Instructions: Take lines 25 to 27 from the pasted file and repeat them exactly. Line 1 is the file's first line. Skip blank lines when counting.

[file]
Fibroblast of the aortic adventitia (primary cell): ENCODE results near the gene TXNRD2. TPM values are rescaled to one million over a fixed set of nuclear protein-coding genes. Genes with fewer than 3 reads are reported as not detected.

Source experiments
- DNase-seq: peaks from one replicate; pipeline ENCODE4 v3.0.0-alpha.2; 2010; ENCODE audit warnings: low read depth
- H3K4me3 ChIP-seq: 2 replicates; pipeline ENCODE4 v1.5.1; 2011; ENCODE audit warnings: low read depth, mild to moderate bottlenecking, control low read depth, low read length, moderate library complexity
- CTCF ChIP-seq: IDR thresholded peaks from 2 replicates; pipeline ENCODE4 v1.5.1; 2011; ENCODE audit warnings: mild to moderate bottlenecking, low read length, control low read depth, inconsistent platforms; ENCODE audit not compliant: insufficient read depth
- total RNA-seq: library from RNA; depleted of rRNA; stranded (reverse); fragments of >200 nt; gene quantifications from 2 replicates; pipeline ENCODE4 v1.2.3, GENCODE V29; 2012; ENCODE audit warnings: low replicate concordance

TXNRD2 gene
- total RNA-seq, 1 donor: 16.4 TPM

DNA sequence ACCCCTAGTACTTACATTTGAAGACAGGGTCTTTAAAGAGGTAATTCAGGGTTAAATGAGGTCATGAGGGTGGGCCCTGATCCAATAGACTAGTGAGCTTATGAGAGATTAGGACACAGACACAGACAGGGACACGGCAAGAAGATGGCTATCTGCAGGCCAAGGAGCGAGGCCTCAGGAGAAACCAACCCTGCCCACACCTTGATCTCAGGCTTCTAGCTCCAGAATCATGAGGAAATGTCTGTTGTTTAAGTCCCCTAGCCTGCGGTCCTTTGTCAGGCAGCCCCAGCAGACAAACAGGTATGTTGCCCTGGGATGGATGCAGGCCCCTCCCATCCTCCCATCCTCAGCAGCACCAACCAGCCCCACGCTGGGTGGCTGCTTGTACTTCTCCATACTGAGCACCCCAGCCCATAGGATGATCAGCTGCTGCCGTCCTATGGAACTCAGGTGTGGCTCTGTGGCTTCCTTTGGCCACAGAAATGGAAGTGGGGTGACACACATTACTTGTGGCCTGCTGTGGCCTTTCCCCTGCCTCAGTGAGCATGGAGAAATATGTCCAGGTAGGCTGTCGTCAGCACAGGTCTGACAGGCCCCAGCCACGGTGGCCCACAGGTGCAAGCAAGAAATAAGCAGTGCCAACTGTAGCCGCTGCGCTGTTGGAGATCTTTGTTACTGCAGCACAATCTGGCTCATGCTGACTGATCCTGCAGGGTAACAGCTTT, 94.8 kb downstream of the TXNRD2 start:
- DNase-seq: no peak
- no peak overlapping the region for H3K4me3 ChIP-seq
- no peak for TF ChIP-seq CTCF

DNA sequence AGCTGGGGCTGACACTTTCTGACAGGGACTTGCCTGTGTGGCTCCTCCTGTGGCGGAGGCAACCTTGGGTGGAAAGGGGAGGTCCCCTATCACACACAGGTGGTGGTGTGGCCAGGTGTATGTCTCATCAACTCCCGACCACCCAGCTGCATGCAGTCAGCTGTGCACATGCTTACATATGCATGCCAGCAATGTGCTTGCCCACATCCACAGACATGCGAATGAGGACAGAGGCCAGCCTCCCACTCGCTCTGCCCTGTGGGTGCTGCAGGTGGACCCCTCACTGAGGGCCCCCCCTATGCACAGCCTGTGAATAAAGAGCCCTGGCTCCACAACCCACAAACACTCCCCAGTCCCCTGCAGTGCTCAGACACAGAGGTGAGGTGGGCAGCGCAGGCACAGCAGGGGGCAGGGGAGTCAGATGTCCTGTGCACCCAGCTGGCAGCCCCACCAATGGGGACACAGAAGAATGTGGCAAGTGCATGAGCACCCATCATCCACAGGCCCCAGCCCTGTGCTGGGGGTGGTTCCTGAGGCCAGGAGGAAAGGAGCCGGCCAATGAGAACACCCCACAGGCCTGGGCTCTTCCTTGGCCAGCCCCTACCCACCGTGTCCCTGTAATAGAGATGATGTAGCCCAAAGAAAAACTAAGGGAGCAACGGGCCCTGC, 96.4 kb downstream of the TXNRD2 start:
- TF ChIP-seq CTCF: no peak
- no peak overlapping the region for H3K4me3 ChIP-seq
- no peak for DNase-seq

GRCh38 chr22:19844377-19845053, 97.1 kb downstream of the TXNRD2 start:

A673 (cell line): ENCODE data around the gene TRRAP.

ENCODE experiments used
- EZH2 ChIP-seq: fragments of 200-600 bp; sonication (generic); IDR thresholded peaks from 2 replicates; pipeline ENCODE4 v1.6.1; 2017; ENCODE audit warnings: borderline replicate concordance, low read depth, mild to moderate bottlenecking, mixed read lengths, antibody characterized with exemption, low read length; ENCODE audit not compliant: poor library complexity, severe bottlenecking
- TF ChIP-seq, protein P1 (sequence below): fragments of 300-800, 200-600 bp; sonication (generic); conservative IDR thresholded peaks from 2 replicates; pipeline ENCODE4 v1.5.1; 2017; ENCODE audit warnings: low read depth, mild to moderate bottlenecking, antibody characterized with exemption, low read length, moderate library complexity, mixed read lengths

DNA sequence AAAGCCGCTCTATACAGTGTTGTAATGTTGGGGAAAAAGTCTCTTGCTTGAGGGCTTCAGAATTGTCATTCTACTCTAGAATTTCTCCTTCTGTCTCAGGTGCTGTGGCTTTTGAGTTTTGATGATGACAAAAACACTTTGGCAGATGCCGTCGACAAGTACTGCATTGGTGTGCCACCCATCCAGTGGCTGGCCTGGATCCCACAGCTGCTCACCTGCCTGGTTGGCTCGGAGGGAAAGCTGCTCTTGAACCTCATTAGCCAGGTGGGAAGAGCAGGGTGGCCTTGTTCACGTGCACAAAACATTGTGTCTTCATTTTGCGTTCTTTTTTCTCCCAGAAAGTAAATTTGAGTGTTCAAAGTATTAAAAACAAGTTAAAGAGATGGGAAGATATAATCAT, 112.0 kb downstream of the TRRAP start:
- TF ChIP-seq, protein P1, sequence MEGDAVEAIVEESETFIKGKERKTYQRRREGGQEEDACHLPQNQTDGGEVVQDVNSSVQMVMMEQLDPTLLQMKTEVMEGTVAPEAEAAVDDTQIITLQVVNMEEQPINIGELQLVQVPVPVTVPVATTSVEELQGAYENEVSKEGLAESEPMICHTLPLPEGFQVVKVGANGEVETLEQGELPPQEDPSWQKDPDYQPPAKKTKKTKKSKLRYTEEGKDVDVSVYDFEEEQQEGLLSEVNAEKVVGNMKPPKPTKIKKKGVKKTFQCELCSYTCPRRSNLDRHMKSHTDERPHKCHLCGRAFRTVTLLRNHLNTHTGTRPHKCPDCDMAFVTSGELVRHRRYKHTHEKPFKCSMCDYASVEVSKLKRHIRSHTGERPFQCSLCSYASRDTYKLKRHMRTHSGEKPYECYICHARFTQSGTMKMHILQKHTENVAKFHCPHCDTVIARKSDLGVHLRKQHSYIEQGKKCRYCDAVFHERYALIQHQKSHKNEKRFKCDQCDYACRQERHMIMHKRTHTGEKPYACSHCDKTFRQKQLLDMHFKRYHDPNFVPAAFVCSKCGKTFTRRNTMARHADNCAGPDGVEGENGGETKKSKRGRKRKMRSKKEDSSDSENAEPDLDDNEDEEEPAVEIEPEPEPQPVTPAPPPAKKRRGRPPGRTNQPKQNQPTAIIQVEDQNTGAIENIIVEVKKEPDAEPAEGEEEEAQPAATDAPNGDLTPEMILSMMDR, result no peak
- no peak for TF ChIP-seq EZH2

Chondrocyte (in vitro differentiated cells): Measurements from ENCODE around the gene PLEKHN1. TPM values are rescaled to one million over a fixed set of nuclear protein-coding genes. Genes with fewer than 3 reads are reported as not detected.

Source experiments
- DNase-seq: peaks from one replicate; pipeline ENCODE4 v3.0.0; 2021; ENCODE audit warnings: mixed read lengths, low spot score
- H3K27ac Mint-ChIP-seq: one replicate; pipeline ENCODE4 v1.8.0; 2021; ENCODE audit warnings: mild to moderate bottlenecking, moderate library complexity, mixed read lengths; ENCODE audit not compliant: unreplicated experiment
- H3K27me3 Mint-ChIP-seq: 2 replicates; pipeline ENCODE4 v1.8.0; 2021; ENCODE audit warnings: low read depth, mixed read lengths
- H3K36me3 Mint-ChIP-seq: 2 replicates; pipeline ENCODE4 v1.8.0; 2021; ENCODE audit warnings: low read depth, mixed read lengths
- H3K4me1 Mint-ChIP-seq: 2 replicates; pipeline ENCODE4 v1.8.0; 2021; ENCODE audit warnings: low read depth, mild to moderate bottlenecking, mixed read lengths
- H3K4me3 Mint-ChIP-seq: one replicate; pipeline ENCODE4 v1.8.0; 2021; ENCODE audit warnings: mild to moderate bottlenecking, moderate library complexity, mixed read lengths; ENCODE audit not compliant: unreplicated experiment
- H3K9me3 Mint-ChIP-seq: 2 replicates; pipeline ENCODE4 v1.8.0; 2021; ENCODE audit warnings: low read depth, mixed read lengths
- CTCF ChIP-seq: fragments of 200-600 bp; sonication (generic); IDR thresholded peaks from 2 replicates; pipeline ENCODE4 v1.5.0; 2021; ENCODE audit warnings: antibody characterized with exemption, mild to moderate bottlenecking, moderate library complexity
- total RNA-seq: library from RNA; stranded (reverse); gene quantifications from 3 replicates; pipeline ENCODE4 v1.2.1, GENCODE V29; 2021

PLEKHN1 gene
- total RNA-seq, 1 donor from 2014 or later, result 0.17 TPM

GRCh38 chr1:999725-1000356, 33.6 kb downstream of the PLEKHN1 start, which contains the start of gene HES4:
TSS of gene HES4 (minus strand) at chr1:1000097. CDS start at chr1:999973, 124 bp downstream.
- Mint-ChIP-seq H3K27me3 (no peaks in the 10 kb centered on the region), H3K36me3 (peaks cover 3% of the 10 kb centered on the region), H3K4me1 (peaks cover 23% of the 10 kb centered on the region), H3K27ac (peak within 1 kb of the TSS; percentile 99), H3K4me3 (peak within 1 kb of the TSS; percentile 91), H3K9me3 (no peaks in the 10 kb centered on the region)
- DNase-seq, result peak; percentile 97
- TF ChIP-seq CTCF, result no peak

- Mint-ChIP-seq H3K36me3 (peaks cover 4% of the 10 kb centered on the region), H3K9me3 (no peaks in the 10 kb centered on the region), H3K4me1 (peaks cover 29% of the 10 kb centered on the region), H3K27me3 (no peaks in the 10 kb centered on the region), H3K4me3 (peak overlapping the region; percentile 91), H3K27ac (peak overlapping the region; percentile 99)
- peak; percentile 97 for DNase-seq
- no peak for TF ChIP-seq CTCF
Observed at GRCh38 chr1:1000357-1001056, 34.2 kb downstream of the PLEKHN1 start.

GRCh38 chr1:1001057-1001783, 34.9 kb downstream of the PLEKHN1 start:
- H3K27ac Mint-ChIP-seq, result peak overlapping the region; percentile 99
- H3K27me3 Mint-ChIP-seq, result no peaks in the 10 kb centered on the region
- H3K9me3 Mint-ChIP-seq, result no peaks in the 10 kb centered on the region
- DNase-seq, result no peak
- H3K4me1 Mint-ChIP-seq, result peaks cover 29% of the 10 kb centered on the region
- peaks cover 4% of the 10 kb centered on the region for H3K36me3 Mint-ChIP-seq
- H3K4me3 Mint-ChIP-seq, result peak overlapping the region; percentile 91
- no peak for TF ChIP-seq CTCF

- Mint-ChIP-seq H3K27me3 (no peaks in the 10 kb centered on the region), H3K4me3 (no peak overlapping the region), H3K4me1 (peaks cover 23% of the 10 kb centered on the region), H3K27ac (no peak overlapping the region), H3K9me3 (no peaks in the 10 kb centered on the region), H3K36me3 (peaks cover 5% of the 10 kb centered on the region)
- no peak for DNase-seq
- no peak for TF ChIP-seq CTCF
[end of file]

Chondrocyte (in vitro differentiated cells): Measurements from ENCODE around the gene PLEKHN1. TPM values are rescaled to one million over a fixed set of nuclear protein-coding genes. Genes with fewer than 3 reads are reported as not detected.

Source experiments
- DNase-seq: peaks from one replicate; pipeline ENCODE4 v3.0.0; 2021; ENCODE audit warnings: mixed read lengths, low spot score